COMMENT OF THE DAY: THE QUALITIES THAT MAKE HOUSTON SO SPECIAL “Only in Houston can a building be ‘impossible’ to renovate to another use; and the citizens believe it. Try telling that BS to New Yorkers, Parisians, Bostonians, or even the folks in NOLA. Houstonians are a rare breed of gullible; and developers here (including MDAnderson) are a rare breed of lame.” [JON, commenting on The Last Remaining Piece of the Prudential Tower] Illustration: Lulu
Sad, but true.
Just to add… only in America can a building that was considered state-of-the-art for office use 60 years ago be considered obsolete today. I understand asbestos and new fire & handicapped codes, but the whole “ceilings are low”/”bathrooms are small” argument is a different matter. As usual, what would be tastefully renovated and reused in Germany or London is thrown away in the world’s most wasteful society.
It has also a lot to do with cost. A lot of the times in Houston, it’s cheaper to demolish and build a new structure which will fit in more efficiently with a desired purpose. In New York due to regulations, unionized cost of construction, etc, the repurposing round may be cheaper.
Save the Dome!
I think the correct description would be “indifferent” not gullible. Believe it or not, everyone else is not an idiot. Most people here simply don’t care how other people spend their money. For better or worse that includes tearing down buildings to build newer, shinier ones.
No need to travel so far, just go to San Antonio. There is a fantastic old building in downtown San Antonio that was built in the 1870s that currently houses a McDonald’s. Yes, a McDonald’s restaurant.
@UrbanNomad and @commonsense amen brothers or sisters. And I might add, London and Paris are well on their way to being 2000 years old, both cities saw entire neighborhoods razed at various times in their histories to make room for new and “better.” What would Paris look like today if preservationists has forced it to keep its medieval street grid?
Oh yes, let’s shill for that enlightened despot Napoleon III, who I might add had paris rebuilt so his armies could round up the rabble and push then into the rond ponts. Are you really comparing Houston to Paris????? and if you notice that little pile 12 miles to the South, Versailles or that little tower, the Eiffel, have they been torn down??? of course not, nor has Notre Dame or The Concierge, geez, seriously???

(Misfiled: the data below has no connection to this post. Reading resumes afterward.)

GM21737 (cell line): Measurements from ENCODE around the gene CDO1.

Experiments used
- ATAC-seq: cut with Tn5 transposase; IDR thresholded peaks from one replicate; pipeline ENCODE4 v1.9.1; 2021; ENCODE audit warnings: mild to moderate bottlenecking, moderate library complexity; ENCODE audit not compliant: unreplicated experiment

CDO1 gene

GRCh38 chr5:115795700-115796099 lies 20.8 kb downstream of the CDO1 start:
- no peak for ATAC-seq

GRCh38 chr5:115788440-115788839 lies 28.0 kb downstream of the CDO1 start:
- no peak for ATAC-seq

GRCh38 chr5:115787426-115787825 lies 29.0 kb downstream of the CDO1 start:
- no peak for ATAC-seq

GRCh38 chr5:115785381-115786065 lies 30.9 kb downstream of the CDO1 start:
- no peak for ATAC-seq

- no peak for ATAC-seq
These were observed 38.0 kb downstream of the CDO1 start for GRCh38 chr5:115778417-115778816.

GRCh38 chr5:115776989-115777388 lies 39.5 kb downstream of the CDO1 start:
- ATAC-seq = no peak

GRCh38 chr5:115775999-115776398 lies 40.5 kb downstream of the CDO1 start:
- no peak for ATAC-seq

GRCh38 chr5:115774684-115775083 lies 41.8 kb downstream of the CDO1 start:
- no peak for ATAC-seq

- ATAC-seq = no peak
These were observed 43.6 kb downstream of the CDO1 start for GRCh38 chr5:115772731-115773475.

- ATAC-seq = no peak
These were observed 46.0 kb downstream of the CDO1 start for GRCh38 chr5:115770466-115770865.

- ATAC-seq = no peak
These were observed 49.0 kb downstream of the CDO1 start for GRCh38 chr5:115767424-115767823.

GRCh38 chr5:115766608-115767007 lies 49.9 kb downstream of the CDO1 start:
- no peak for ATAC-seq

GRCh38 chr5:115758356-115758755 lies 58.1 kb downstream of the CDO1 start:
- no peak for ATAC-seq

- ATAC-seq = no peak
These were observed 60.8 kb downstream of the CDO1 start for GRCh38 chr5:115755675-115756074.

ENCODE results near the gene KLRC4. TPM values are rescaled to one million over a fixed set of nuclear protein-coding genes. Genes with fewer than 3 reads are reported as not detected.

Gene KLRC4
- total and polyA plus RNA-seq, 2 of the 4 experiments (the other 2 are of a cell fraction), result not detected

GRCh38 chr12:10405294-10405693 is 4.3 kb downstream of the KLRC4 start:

The Prudential Bldg would have made for awesome student housing. There are thousands of people at school at UTHSC, Baylor Med, TWU, Prairie View Nursing, etc… and yet only one official TMC housing option. That needs to change if we’re going to continue to compete with the best medical centers, med schools, and schools of nursing. Housing in Houston, especially inside the loop, is no longer affordable and we should be giving future doctors and nurses some financial relief. Wasted opportunity.
How many people have tried to deal with the city on fixing up or converting an old building for a new use?
Not fun. Easier to knock it down. There has to be a reason to keep an old structure vs. build new. Typically it’s financial. So what would make a demo + rebuild more financially advantageous? Either the building is so bad it has a negative value, or the government makes it so onerous that it’s not worth it.
You’re so correct that Houston should look to San Antonio for preservation, there is a reason people love San Antonio but are ambiviant toward Houston. San Antonio understands how to rehab old great buildings, Houston just bulldozes them then normally replaces it with something far inferior. The student housing idea was a good one, too bad
Cody +10: spoke with someone at the old Customs House Rusk & Fannin, the front entrance door is without a door-closer. The old door-closers have to be replaced with new ones that mean drilling 4 new holes in 2 wooden doors (total of 8). The holes have to be approved. Have passed thru those doors for 1 year and have not seen any progress. Nothing stopped the city from pounding the sh*t out of marble/wood to install cameras & monitors on ugly cantilevered mounts, however.
And let’s be realistic about commercial building materials from the 1960s to the present. I’ve been in refurbished buildings on Millbank in London, you’re talking stone, solid wood beams. Here you’re talking wallboard, aluminum, asbestos, and panelboard, hardly a foundation to build on unless you have an “I love old moldy carcinogenic crap fetish.”
Concur with the statements on Paris & London, Christopher Wren & Baron Hausmann would have driven a bulldozer had they been blessed with one. Any visitor to Paris would say, “hey where did this lovely slope on the Champs Elysee come from, it’s not native, I miss the Roman- and Medieval-era plague-ridden heritage.” If the ones bringing private capital here are also armed with bulldozers, so be it, better that than Victory Parks (Dallas) and government-sanctioned black holes.